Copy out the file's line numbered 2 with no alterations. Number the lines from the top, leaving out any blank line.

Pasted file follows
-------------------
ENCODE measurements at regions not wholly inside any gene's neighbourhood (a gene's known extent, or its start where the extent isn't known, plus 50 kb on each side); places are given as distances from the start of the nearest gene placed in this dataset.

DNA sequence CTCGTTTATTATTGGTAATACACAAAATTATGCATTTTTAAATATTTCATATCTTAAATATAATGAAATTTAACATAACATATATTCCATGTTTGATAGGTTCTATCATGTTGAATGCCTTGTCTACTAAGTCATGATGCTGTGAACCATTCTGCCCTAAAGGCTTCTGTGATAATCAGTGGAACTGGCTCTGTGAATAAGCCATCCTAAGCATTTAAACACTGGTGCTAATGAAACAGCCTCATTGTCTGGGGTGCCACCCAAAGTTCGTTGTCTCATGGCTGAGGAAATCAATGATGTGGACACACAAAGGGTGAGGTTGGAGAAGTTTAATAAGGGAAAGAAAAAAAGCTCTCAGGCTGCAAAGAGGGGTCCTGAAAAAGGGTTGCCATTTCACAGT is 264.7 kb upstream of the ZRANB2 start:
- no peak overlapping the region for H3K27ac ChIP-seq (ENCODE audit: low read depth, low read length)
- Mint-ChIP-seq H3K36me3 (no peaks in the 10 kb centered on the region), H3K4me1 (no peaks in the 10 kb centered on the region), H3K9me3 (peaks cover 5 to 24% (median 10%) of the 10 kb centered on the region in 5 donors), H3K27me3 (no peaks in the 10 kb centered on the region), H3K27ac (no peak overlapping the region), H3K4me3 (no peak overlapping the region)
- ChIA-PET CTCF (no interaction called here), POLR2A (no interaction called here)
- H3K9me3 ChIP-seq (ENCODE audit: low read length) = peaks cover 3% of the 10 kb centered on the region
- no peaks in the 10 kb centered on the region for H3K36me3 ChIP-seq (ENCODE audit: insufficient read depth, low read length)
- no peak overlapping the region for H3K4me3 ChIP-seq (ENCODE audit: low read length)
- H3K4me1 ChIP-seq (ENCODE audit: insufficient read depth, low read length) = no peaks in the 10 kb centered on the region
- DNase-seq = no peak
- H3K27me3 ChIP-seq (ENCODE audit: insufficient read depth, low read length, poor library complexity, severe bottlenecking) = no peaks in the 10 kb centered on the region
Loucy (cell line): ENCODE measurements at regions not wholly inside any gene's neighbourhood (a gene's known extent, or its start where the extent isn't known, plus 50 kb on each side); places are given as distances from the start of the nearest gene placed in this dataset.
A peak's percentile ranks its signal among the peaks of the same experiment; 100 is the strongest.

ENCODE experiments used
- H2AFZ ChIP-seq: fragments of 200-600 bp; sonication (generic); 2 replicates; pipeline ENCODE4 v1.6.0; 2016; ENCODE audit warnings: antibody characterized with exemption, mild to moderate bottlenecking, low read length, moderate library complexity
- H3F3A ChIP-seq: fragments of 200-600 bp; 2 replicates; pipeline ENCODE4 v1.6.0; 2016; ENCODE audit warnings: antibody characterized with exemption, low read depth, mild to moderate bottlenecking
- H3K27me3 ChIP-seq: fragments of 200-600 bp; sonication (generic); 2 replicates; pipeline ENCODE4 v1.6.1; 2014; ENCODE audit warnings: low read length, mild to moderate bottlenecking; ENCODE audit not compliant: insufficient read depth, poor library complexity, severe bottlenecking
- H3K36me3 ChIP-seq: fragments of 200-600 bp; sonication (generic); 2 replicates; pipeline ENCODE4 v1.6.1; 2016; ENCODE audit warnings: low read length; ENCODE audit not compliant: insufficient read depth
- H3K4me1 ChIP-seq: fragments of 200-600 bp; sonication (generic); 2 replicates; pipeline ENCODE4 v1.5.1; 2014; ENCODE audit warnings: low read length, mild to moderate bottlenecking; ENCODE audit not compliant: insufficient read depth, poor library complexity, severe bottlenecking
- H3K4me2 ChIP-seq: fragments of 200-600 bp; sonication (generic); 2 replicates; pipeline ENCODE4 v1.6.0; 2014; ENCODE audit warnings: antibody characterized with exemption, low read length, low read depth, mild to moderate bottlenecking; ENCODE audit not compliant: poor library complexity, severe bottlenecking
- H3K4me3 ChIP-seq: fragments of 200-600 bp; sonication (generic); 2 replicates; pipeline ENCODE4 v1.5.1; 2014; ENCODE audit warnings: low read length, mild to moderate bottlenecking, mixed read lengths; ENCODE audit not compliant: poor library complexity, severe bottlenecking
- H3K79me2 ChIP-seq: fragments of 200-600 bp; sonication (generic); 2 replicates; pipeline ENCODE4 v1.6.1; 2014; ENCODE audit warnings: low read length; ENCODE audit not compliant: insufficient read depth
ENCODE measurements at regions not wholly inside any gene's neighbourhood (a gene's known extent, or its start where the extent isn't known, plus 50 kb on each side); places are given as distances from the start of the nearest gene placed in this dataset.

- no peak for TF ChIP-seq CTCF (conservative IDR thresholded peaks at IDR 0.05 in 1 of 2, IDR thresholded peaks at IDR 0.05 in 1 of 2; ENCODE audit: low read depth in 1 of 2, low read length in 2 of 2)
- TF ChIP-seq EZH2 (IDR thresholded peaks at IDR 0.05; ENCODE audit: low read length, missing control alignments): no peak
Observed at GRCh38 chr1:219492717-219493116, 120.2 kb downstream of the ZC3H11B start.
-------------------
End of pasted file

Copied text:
DNA sequence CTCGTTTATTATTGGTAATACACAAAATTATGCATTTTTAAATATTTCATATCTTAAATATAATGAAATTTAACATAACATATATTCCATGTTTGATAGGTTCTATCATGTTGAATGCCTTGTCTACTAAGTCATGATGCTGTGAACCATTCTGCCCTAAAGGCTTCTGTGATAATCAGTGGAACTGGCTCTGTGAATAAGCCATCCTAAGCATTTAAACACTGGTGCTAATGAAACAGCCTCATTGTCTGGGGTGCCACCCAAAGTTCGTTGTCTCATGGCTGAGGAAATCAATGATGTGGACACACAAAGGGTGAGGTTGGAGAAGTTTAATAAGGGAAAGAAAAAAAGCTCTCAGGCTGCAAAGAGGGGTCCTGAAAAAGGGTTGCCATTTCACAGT is 264.7 kb upstream of the ZRANB2 start: